Trump’s Tax-Case Loss Is a Victory for the Rule of Law
This week’s Supreme Court decision in Trump v. Vance is a reminder that two institutions of government are especially critical for surviving Trumpian chaos and corruption: the states and the courts.
In Vance, the Court decided 7-2 to enforce a grand jury subpoena issued by the New York County District Attorney’s Office on the personal accounting firm of Donald Trump. Recall that internal Department of Justice guidance dating back to the Nixon White House forbids federal prosecutors from indicting sitting presidents, which means that the only criminal accountability for hypothetical presidential felons must come—if at all—from the states. New York County D.A. Cyrus Vance hasn’t shied away from investigating Trump’s excesses, despite the political risks to his elected position. In an interview with the Washington Post last year, he explained: “We have to be able to fill the gaps when the FBI can’t or won’t take these cases.”
In a companion case, Trump v. Mazars, the same majority upheld Congress’s constitutional right to subpoena the same accounting firm and two banks for records, but sent the matter back to the lower court to apply a new standard the Court set forth for testing the propriety of congressional subpoenas. What’s ironic about Mazars is that the Republican-controlled Senate’s acquittal of Donald Trump on the obstruction of Congress impeachment charge greenlighted presidential nose-thumbing at congressional subpoenas going forward. The Supreme Court put that tool back in the congressional toolbox—a gift of the Article III branch of government to an Article I branch that has been shamefully beholden, on balance, to the current bully-in-chief.
So, where the Department of Justice and the Senate majority have refused outright to hold the president accountable for violations of the rule the law, the states and the courts have not. This is a victory for the Constitution and democracy itself in the United States. In establishing a divided government with power lodged in separate sovereigns—the federal government and the states—and by giving federal judges life tenure that enables them to rule on the facts and the law without fear of political retribution, the Constitution’s Framers were certainly onto something.
To understand how critical the states and the courts have become for purposes of protecting the very structure of government by “We the People,” one need only look at the dissenting opinions in Vance, which appear deeply out of touch with the dark realities of the Trump era—almost naïvely so.
Here’s Justice Alito:
The Constitution entrusts the President with responsibilities that are essential to the country’s safety and well- being. The President is Commander in Chief of the Armed Forces. . . . He is responsible for the defense of the country from the moment he enters office until the moment he leaves. . .
The President also has the lead role in foreign relations. . . .
As the head of the Executive Branch, the President is ultimately responsible for everything done by all the departments and agencies of the Federal Government and a federal civilian work force that includes millions of employees. . . .
Without a President who is able at all times to carry out the responsibilities of the office, our constitutional system could not operate, and the country would be at risk. . . .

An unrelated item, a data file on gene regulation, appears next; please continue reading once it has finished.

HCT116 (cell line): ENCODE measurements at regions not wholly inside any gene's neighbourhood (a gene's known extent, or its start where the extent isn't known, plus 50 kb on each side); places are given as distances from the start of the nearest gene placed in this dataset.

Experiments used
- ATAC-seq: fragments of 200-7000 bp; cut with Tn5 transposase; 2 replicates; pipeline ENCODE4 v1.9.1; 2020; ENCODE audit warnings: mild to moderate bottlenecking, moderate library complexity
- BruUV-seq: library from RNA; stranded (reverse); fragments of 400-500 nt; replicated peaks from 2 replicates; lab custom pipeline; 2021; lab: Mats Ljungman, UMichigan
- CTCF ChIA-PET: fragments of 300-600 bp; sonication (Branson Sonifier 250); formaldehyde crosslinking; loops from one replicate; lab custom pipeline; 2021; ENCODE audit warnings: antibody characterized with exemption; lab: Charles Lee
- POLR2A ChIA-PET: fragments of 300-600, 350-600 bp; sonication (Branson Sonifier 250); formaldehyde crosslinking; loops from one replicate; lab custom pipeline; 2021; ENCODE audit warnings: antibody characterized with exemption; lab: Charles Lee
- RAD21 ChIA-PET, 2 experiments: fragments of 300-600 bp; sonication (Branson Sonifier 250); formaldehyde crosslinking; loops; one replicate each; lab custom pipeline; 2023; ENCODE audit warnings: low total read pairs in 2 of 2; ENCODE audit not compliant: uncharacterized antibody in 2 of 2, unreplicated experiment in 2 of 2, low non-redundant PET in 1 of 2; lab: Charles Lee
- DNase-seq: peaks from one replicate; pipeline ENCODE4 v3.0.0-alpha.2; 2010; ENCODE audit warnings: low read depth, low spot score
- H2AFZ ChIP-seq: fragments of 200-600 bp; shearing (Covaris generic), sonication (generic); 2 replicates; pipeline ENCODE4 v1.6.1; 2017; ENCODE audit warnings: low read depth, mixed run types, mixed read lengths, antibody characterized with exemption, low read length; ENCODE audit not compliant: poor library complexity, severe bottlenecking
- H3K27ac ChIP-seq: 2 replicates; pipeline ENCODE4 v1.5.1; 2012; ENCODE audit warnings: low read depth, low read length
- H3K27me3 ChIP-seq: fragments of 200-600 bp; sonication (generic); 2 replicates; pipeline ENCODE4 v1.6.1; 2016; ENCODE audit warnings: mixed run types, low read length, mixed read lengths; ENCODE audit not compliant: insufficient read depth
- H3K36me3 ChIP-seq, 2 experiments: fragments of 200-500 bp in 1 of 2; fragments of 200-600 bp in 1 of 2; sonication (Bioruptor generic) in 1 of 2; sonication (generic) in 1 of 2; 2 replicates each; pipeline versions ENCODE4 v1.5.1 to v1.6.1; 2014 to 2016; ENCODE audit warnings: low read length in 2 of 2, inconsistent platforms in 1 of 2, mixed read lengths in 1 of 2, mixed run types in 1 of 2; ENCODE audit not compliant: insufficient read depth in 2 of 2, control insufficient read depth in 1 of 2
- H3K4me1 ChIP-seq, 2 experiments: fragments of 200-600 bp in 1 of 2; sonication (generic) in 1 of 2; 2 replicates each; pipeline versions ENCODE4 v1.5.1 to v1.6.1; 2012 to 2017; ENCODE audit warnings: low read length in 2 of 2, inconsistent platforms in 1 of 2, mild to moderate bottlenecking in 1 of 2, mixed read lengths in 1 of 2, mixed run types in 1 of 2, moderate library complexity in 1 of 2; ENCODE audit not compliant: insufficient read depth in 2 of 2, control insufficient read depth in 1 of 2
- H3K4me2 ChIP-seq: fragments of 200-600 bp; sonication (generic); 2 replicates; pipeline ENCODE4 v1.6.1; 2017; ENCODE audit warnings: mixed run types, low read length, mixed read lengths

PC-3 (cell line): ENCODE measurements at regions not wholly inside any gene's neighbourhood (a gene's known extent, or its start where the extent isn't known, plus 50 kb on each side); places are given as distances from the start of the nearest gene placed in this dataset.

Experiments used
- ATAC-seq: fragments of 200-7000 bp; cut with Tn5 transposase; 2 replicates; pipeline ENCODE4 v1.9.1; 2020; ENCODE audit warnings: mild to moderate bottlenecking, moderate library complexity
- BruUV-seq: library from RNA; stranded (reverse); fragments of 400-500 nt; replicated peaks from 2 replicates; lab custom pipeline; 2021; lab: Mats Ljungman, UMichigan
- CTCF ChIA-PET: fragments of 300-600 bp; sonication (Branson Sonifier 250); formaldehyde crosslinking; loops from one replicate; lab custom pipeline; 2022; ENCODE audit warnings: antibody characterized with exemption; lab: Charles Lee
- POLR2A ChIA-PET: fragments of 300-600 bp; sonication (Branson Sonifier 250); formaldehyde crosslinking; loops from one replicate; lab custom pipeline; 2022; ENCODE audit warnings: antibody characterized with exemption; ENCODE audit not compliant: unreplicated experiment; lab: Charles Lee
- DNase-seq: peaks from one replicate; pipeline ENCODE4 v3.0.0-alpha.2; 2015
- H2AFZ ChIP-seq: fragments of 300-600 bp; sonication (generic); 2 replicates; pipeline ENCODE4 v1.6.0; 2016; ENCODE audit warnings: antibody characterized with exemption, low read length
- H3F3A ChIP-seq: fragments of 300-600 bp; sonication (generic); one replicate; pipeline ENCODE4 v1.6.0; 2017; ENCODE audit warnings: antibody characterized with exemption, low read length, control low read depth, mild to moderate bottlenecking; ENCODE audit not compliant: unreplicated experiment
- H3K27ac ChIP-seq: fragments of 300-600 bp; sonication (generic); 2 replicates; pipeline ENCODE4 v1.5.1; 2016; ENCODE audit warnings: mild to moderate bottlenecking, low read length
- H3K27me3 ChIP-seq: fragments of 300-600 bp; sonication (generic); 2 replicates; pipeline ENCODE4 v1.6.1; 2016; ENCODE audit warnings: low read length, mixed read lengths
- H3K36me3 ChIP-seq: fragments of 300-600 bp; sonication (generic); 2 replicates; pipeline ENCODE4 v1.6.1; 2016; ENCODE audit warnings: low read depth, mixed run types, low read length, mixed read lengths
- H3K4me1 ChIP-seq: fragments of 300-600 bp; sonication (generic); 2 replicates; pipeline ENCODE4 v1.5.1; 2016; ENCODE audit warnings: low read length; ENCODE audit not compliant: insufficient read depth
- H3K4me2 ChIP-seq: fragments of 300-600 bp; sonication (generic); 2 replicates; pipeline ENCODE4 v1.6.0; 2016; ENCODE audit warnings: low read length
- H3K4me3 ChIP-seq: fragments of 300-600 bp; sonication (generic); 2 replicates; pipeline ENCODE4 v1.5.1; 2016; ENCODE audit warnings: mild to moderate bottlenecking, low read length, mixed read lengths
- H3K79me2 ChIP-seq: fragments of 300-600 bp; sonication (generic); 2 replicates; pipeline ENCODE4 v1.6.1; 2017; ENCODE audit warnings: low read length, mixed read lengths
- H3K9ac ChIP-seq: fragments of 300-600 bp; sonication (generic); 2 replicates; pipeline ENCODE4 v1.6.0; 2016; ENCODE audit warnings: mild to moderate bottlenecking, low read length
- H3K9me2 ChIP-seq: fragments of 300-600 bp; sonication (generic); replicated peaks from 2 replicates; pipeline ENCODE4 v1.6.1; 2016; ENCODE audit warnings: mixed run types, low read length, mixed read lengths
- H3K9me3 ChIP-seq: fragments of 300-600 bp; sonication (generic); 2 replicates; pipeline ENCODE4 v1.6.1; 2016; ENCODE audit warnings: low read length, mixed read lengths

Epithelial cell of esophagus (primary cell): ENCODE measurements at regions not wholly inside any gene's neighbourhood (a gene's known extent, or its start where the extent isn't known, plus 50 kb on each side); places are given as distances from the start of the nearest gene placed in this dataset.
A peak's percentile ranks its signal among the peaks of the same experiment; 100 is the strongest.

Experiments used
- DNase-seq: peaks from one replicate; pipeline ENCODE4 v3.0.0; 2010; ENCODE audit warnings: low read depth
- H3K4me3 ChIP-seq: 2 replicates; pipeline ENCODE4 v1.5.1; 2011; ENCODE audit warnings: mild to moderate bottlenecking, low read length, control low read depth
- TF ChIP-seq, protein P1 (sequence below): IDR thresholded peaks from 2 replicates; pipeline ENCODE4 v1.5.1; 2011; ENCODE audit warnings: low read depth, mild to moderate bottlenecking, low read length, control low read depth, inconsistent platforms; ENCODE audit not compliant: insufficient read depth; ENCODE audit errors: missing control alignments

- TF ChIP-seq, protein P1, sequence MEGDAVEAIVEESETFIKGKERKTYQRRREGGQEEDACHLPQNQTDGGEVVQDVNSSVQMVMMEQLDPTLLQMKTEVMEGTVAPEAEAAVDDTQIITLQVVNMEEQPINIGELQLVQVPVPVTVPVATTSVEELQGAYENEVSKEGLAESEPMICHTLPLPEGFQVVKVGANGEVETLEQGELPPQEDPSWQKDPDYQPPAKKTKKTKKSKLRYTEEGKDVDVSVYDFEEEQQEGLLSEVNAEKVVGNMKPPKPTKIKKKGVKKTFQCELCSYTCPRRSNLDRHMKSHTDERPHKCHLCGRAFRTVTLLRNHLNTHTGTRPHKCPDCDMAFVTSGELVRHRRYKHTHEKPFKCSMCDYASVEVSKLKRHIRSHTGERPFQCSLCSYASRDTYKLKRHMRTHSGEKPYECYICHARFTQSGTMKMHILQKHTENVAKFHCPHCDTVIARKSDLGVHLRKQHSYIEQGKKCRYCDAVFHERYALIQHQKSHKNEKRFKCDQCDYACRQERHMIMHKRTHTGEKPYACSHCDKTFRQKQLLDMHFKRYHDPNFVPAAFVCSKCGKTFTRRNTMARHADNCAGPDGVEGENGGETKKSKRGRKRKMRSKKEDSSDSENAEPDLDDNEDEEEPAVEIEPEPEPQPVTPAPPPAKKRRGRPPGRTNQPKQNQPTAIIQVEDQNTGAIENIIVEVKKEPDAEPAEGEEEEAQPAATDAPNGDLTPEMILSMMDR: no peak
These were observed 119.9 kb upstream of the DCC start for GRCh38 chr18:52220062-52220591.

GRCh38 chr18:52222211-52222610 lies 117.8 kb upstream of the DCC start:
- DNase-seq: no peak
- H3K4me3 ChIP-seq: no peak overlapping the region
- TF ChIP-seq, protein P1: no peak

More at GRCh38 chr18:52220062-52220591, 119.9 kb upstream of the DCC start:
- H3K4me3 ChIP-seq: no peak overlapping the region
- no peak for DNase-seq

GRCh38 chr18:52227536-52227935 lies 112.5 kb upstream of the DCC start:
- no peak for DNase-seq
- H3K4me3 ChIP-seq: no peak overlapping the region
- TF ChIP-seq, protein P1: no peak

The Framers . . . entrusted the weighty decision whether to remove a President to a supermajority of Senators, who were expected to exercise reasoned judgment and not the political passions of the day or the sentiments of a particular region.
In light of current events, it’s hard to read these words from a Supreme Court justice and keep one’s jaw off of the floor. Trump just pulled out of the World Health Organization in the midst of a global pandemic that has already claimed 134,000 American lives, with 3.1 million confirmed cases and climbing. Not only is there no coherent national response in the United States—unlike across the rest of the world—but Trump has repeatedly worked against epidemiologists and science to pretend that the virus isn’t real and coax his followers to reject basic precautions, like social distancing and wearing masks. As commander-in-chief, he has done nothing about recent reports that his buddy Vladimir Putin paid Taliban militants to murder American soldiers. Instead, for nearly four straight years, he has insulted and alienated our allies and courted our enemies.
Not to put too fine a point on it, but you can’t make this stuff up. Justice Alito is apparently living in an altered state of reality—a very pleasant one in which Trump hasn’t been elected, as if we were living in the pre-Trump years instead of our present dystopia. If the producers of Game of Thrones wanted to make a ninth season, they they would have plenty of material to work with from the real-life Trump White House.
What Alito ignores is that his platonic ideals for the presidency mean nothing without accountability. Whether a president can legally take an action—the “can he do this?” question—boils down to consequences. Rules are good so only as they are enforced. With Trump, the answer to the “can he do this?” question is that it’s the wrong question. The correct question is, when he does that horrible thing, what is the consequence? If there is no consequence, then the answer to the first question is yes. Not because it’s legal, but because nobody is willing to enforce the rule in the breach.
With the Vance and Mazars cases, the Supreme Court reminded the world that there remain a few cops patrolling the Constitution beat that Trump cannot berate into submission: the federal courts and the states. That is something to be hopeful about.